A balanced crop nutrition program including all macro and micro nutrients is essential to help manage all of these components.
Nutrient uptake varies with the growth stage of the crop. There is a large demand for macro nutrients during early spring growth and to avoid limiting yield it is critical that sufficient quantities of nutrients are available for uptake when required by the plant. Both potassium and nitrogen are needed throughout vegetative growth, tuber formation and bulking.
Potassium is the element most widely utilised by the potato crop and together with nitrogen is required in the highest quantities to achieve high potato yields. The requirements for phosphate, calcium and magnesium are less. While removal differs from field to field and depends on yield, potato crops can utilise 50% more potassium than nitrogen and a 35t/ha crop can remove over 200kg/ha of potassium and 115kg/ha of nitrogen.
Potassium is particularly important for high yields but also for maintaining tuber integrity. "Luxury uptake" of potassium is typical in potatoes. Nitrogen is important for leaf and tuber growth. Like potassium, a lot of nitrogen is recycled from the leaf to the tuber during bulking. Phosphate is also needed in relatively large quantities, particularly during early growth, to encourage rooting and tuber set, and then again during late season for bulking.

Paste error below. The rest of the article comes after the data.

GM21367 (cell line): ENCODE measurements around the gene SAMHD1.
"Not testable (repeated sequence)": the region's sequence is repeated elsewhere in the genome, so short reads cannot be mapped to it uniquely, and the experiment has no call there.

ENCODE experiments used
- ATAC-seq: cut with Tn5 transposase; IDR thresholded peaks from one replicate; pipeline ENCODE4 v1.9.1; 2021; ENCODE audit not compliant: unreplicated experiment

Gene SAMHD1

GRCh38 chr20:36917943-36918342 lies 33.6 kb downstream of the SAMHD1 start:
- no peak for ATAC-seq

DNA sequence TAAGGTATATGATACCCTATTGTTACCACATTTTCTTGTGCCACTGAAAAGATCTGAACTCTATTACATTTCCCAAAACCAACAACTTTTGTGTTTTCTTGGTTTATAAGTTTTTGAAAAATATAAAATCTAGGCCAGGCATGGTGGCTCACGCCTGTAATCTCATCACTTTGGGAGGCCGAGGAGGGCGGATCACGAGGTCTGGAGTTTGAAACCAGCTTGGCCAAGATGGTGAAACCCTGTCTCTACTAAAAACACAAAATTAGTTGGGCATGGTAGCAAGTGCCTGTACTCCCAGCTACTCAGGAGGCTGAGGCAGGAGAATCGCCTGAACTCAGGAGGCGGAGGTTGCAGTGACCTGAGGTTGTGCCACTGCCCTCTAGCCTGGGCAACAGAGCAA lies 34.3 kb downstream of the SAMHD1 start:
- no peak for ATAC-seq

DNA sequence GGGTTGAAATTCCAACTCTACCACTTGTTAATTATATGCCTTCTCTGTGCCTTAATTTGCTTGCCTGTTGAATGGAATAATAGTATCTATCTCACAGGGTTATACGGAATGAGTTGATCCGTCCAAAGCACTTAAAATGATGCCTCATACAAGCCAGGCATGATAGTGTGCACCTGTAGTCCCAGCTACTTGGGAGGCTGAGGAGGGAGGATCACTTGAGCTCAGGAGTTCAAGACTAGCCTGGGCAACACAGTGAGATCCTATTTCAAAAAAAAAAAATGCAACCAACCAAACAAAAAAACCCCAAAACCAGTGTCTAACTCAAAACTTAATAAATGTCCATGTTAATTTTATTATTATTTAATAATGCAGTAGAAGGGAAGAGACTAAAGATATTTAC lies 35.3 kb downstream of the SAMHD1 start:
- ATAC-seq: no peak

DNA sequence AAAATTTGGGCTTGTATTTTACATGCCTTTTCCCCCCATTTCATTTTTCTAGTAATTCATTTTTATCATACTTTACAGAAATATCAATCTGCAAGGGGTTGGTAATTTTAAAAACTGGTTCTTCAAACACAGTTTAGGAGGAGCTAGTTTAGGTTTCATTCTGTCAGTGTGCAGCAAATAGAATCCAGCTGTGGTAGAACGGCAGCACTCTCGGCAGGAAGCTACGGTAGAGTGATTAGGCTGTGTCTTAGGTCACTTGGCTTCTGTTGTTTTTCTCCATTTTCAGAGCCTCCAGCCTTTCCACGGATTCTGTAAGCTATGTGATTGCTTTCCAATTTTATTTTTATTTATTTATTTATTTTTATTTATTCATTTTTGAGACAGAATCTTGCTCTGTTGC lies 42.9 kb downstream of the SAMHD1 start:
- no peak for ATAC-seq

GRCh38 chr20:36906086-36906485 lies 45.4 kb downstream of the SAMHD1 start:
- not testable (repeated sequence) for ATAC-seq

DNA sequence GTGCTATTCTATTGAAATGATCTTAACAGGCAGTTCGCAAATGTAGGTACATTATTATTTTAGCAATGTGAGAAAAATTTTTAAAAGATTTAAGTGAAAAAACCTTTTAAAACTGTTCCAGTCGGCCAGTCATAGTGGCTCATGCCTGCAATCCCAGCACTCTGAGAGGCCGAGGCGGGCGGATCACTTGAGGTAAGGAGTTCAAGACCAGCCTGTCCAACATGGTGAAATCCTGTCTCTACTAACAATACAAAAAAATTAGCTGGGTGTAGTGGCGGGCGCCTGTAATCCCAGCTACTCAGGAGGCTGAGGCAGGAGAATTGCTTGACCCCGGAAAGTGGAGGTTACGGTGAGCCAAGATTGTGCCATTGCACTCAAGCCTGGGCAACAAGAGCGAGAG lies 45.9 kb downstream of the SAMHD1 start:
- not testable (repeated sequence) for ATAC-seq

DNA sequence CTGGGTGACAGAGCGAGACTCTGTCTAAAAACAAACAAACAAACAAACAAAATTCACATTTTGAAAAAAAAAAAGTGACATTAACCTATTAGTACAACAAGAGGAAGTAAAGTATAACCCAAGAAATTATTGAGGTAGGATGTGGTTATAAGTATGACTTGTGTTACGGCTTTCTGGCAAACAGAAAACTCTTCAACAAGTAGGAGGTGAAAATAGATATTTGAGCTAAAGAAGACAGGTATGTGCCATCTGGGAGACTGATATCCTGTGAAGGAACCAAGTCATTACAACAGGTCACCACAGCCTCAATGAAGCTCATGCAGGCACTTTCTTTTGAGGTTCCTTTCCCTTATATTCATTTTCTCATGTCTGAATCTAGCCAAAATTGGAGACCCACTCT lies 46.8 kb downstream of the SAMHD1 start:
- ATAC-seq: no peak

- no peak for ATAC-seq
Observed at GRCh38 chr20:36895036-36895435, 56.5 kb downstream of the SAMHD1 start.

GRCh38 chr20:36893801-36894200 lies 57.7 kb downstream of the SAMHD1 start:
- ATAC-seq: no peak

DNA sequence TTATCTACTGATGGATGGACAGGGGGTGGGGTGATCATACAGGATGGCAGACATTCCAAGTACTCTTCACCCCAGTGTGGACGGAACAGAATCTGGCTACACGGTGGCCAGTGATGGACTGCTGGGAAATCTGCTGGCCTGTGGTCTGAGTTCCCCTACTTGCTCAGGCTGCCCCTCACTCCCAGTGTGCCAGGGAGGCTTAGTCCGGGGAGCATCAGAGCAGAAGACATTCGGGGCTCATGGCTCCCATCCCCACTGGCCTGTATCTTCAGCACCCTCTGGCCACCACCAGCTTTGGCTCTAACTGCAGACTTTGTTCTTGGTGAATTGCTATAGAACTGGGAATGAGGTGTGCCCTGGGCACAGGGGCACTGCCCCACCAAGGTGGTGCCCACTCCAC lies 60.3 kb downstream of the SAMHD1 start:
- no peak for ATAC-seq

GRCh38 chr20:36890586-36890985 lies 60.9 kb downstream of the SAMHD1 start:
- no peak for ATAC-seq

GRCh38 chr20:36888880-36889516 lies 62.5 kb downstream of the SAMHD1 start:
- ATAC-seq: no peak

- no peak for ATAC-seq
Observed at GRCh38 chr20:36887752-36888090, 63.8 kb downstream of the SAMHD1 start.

While much lower amounts of micronutrients are needed, the correct balance is essential for quality crop production.
A balanced crop nutrition strategy is essential and although much lower amounts are needed the correct balance of micronutrients should be included since these are essential elements for achieving high yields. The most important micro nutrients on potatoes are Boron, Copper, Manganese and Zinc
Our collection of tools help you to make better nutrient decisions in making the right fertiliser choice and applying the right amount of nutrients at the right time and in the right place so that the crop yield and quality can be maximised whilst still keeping costs in check, avoiding over-fertilisation and protecting the environment.